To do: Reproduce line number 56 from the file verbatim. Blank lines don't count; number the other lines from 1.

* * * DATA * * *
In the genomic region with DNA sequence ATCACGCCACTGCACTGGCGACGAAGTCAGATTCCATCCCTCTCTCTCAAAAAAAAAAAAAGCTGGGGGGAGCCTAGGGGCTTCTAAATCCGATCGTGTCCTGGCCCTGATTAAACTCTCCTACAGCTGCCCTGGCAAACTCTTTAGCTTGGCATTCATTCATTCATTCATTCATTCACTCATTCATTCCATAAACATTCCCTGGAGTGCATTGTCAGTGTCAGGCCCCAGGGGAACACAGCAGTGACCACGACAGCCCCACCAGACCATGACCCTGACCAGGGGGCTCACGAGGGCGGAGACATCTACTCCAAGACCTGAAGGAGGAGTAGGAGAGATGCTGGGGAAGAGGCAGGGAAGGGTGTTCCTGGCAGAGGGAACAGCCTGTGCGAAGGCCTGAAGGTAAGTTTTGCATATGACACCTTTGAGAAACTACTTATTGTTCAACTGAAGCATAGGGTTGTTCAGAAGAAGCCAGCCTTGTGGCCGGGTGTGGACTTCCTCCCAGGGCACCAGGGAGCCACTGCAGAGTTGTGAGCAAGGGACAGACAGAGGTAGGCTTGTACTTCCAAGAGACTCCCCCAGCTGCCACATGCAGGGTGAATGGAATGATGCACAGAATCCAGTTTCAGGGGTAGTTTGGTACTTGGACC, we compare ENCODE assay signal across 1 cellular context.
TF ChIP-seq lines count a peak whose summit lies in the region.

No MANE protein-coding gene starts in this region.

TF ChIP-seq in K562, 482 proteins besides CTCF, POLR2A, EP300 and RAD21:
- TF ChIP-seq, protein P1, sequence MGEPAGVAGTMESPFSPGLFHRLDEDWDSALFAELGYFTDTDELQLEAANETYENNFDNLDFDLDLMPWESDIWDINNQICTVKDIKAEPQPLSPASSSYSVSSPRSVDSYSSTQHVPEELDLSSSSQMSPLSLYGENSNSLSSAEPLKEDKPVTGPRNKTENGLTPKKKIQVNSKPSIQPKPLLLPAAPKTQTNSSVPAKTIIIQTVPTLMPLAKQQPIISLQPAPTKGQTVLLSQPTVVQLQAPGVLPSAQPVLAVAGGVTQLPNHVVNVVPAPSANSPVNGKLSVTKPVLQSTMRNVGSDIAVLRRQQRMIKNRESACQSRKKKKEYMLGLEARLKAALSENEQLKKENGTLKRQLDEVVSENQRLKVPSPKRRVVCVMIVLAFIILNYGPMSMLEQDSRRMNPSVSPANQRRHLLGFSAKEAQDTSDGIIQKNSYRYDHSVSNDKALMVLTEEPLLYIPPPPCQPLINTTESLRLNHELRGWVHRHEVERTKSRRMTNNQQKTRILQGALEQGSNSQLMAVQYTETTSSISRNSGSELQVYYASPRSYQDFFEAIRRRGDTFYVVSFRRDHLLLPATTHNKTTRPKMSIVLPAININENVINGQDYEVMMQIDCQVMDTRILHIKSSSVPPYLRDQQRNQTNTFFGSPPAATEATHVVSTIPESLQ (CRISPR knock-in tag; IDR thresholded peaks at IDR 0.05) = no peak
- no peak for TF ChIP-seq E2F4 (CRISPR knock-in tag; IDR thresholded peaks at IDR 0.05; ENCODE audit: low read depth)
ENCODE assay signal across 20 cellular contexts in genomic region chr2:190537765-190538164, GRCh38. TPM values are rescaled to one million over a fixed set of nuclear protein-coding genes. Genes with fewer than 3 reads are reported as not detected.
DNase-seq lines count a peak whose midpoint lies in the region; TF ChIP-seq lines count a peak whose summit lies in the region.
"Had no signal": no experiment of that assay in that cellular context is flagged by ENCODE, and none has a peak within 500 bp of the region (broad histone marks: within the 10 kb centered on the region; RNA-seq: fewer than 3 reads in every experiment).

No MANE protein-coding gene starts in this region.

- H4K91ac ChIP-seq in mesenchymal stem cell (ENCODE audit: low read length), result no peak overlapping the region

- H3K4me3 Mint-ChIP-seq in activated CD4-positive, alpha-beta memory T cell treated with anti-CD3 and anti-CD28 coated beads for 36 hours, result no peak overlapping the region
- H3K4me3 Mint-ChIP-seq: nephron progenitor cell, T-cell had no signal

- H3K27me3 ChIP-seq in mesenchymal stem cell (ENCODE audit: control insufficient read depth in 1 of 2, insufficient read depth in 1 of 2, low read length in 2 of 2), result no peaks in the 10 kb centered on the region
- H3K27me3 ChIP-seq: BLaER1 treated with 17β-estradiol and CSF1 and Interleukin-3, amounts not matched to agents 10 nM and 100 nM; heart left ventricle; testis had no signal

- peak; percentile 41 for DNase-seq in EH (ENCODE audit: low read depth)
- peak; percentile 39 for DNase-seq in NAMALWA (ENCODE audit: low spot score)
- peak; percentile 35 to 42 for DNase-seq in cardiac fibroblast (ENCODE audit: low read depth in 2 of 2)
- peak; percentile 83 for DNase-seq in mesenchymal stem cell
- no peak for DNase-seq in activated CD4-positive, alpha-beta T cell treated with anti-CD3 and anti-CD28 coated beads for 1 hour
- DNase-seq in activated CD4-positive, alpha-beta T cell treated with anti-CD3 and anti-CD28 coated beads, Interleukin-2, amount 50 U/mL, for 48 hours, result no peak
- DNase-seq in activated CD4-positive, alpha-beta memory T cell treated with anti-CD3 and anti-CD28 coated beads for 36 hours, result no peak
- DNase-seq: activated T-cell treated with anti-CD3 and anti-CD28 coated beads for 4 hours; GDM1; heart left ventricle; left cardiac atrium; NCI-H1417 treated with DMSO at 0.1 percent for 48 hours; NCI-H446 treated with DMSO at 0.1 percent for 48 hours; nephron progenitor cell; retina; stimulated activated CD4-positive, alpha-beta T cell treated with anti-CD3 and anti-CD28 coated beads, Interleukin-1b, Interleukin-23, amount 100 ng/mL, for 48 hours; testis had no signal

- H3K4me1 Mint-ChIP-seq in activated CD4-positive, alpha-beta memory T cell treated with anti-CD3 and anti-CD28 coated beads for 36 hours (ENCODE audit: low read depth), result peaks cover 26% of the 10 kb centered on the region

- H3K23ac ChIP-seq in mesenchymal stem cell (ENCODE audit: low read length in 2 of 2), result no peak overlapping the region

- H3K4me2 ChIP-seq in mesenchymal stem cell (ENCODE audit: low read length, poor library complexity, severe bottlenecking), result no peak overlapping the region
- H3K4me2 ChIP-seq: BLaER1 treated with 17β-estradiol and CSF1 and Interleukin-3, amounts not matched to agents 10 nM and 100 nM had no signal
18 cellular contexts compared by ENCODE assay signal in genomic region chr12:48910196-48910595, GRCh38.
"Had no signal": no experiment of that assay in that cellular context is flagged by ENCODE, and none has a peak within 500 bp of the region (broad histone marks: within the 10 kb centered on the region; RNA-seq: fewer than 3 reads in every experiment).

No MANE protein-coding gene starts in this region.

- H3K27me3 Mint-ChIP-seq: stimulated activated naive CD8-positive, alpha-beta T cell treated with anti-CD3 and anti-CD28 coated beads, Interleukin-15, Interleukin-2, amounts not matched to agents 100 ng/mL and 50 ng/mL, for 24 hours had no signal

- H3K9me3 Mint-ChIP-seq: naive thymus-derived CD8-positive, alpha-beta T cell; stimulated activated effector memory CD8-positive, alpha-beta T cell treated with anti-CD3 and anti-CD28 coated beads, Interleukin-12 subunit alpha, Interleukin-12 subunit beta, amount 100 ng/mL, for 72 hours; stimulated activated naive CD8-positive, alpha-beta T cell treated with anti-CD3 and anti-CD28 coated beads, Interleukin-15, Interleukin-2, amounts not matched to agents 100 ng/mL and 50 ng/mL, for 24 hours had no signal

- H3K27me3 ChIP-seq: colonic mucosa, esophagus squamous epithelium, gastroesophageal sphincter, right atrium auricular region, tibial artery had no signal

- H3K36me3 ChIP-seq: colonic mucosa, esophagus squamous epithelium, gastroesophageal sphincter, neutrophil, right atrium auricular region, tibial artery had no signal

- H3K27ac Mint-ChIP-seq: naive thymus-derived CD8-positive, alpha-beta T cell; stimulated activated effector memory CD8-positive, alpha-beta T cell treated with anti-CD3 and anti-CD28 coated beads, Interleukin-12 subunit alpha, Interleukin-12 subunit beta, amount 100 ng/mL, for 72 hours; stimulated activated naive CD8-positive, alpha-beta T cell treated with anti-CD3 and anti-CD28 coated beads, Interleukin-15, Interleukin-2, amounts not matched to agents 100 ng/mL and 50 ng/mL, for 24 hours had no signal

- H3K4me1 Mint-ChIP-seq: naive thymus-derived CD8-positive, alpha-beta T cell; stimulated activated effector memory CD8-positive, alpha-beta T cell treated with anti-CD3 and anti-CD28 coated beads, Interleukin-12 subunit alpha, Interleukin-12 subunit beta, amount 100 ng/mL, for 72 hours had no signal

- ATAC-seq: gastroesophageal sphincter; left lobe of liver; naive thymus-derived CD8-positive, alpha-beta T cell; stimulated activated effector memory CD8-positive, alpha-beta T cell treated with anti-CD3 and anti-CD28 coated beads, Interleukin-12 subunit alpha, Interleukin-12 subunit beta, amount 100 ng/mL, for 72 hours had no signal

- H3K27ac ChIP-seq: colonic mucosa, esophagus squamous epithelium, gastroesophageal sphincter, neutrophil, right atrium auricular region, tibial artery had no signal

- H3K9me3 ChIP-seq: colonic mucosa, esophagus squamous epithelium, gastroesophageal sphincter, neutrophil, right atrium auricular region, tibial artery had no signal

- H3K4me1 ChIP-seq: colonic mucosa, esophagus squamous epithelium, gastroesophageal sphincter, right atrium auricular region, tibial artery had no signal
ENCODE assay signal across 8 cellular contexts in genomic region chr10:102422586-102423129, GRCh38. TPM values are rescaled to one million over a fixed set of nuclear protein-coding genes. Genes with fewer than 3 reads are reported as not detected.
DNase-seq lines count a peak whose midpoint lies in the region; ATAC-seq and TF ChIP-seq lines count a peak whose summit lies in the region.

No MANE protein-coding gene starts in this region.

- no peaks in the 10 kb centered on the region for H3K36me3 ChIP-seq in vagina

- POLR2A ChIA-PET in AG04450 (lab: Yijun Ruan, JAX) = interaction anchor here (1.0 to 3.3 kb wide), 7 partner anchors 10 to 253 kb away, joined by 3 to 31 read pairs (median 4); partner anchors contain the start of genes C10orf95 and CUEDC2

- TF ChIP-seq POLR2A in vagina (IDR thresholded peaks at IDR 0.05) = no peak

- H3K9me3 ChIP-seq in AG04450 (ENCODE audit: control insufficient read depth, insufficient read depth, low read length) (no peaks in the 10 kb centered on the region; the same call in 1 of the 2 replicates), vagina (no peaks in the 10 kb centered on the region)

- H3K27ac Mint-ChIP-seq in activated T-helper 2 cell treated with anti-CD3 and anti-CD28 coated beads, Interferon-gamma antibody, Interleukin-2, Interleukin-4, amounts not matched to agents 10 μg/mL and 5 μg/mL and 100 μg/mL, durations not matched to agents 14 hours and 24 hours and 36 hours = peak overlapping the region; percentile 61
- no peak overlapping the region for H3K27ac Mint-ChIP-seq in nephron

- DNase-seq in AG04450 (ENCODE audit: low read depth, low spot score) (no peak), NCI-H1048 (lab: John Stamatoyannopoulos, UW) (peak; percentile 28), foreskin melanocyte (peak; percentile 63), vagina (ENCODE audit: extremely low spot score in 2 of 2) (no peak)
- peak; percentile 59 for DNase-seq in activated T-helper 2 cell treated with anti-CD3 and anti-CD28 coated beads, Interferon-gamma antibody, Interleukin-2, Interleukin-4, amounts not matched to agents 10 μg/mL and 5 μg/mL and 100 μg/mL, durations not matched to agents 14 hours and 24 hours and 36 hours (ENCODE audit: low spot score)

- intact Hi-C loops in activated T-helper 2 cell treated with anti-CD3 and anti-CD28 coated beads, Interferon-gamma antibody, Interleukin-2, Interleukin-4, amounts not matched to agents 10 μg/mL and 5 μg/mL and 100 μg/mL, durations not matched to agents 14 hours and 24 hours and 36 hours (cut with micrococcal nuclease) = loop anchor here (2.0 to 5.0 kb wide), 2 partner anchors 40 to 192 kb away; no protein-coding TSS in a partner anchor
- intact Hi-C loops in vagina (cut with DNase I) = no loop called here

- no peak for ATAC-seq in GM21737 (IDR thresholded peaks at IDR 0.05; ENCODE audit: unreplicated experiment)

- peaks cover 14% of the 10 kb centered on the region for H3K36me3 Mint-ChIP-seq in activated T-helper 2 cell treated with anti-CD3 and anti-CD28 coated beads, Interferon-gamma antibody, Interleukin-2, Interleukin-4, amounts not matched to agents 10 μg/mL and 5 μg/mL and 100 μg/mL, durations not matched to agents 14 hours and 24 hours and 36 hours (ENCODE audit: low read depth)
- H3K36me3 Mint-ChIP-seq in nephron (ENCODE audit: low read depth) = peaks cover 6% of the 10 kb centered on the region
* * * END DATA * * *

- H3K36me3 Mint-ChIP-seq in nephron (ENCODE audit: low read depth) = peaks cover 6% of the 10 kb centered on the region